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Moses’ father-in-law said, “This is no way to go about it. You’ll burn out, and the people right along with you. This is way too much for you—you can’t do this alone. Now listen to me. Let me tell you how to do this so that God will be in this with you. Be there for the people before God, but let the matters of concern be presented to God. Your job is to teach them the rules and instructions, to show them how to live, what to do. And then you need to keep a sharp eye out for competent men—men who fear God, men of integrity, men who are incorruptible—and appoint them as leaders over groups organized by the thousand, by the hundred, by fifty, and by ten. They’ll be responsible for the everyday work of judging among the people. They’ll bring the hard cases to you, but in the routine cases they’ll be the judges. They will share your load and that will make it easier for you. If you handle the work this way, you’ll have the strength to carry out whatever God commands you, and the people in their settings will flourish also.”

Exodus 18:17-23 MSG

Isn’t it reassuring to know that Moses had problems with delegation too? When I am under stress and overwhelmed, my tendency is never to ask for help; instead, I take on more. “Thank you, I’m fine, I’ve got this, don’t worry, I can do it (better than anyone else),” etc. I am Queen of Failure-to-Delegate Land, and everyone around me are my Useless and Needy Subjects.

The Bible includes stories like this one to remind us of our humanness. Generation to generation, we are all so prone to all of the same failures and temptations, and yet God does not give up on us. God makes a way, has made a way for every single community under the sun to rely upon each other, help each other out, relieve each other’s burdens, and “have strength to carry out whatever God commands you.”

Not only that, but “the people in their settings will flourish too.” It isn’t good for one person to take on the world’s troubles by themselves. The “I Got This” attitude denies the Useless and Needy Subjects the opportunity to lean into their own gifts and talents. When the control freaks, like myself, take charge and refuse to share the load, it leaves others feeling useless and needy when they have so much more to contribute, if we only gave them the chance.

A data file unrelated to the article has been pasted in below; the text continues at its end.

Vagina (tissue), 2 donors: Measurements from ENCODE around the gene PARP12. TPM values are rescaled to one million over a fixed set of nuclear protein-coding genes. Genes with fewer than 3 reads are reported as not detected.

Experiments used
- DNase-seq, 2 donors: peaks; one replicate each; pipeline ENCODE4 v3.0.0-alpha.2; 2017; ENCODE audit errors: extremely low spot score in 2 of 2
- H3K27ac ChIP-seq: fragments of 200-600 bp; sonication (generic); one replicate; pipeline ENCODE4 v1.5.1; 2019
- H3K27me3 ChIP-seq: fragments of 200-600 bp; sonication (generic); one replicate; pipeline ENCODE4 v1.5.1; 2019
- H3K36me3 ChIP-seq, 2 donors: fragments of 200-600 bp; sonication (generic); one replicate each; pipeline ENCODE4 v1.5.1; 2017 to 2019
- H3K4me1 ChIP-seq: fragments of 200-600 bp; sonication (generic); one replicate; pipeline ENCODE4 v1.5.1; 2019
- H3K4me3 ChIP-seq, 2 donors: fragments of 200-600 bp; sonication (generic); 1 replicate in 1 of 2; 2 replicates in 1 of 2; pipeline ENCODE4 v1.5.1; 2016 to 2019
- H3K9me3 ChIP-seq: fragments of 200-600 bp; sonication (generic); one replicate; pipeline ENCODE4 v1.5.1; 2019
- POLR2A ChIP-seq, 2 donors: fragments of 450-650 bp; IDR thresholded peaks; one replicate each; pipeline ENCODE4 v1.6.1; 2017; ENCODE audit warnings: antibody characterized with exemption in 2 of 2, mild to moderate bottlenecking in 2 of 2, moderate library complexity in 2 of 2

Paul, writer of many of the letters in the New Testament, must have taken notes from Moses’ father-in-law in the Old Testament when he penned his address about the body of Christ (1 Corinthians 12). We’re each given our gifts. One way we love each other is by encouraging and celebrating the gifts of others, working together as the body of Christ to make the world flourish.

I was thinking about this in regards to my own attempts to make the world a better place. Sometimes the burdens of the world are so great they press down on my shoulders and give me a tension headache. At the beginning of the pandemic in 2020, my pastor told me, “Sarah, you do not have to solve the COVID-19 crisis in our community all on your own. It isn’t your burden to bear.” Time and time again these words have surfaced again in my spirit, reminding me that I am only one appendage in the body of Christ.

The same is true for our efforts towards Creation Care. It is not just one person, one organization, one community, one nation’s job to care for Creation; it is all of our roles, each in our small ways contributing to the renewal and revitalization of the planet of which we are a part. In each of our small ways, “the people in their setting will flourish also.”

“Let us not become weary in doing good, for at the proper time we will reap a harvest if we do not give up,” writes Paul in Galatians 6:9 (NIV), echoing Moses’ father-in-law and his practical advice for the Queens of Failure-to-Delegate Lands everywhere. 

Points of Reflection

  1. Where in your life are you inclined to take on the burdens that aren’t yours to carry?
  2. How might the words of Moses’ father-in-law help you ease your own burden and empower you to love yourself and others better?

For the Kids

  1. Which do you prefer, to work with someone else on a project or to work on the project alone?
  2. What does Moses’ father-in-law have to say about sharing the work?
  3. What chores in your home would be easier if more than one person did them?

Action

Sometimes it takes a father-in-law, or a father figure, or a person who is farther along on the journey to spy out the Failure-to-Delegate problem. Is there someone in your life who seems to be carrying too heavy of a burden right now? What words or actions might help them find a way out of the weeds so that they can rest? Ask God to reveal to you someone who is currently overwhelmed with the responsibilities of their lives, and pray for a way you can help relieve that burden.

Readings

Our Root & Vine Reflection for this month is Brene Brown’s Atlas of the Heart, but another influential book of hers that I highly recommend is The Gifts of Imperfection. My need to control and my resistance to delegation is rooted in a desire for perfection… or at least the perception of perfection. Brown’s book frees us to consider what it looks like to live wholeheartedly. “Now more than ever, we all need to cultivate feelings of self-worth, as well as acceptance and love for ourselves. In a world where insults, criticisms, and fears are spread too generously alongside messages of unrealistic beauty, attainment, and expectation, we look for ways to “dig deep” and find truth and gratitude in our lives. A new way forward means we can’t hold on too tightly to our own self-defeating thoughts or the displaced pain in our world. Instead, we can embrace the imperfection.”
Listen or read online through your local library’s Libby app, or buy on Amazon.com or through a local independent bookstore near you.